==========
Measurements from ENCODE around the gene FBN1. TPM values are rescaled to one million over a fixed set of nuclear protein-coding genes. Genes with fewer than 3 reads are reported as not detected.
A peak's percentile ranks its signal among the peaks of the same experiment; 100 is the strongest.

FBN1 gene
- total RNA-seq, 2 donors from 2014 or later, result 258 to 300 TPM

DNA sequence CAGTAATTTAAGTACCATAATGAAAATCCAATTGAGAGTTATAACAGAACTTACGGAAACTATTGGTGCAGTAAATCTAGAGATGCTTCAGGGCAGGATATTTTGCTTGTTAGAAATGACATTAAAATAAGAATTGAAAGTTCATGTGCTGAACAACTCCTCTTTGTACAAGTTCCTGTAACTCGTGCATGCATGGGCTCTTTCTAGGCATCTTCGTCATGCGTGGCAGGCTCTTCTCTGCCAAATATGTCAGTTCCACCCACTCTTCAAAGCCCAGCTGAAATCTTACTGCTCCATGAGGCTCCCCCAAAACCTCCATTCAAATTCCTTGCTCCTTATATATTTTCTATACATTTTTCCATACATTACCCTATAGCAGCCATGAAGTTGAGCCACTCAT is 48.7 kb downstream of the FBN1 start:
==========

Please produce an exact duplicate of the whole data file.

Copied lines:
Measurements from ENCODE around the gene FBN1. TPM values are rescaled to one million over a fixed set of nuclear protein-coding genes. Genes with fewer than 3 reads are reported as not detected.
A peak's percentile ranks its signal among the peaks of the same experiment; 100 is the strongest.

FBN1 gene
- total RNA-seq, 2 donors from 2014 or later, result 258 to 300 TPM

DNA sequence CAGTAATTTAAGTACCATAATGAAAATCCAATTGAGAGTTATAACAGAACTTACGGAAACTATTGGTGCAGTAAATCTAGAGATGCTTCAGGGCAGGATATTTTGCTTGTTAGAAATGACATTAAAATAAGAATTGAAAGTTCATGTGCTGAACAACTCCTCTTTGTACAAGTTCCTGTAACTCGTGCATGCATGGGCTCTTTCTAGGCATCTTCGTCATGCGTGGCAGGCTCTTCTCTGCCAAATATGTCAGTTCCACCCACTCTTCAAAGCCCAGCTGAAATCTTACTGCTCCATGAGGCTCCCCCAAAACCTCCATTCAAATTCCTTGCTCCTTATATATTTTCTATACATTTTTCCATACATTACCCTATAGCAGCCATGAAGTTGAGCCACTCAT is 48.7 kb downstream of the FBN1 start: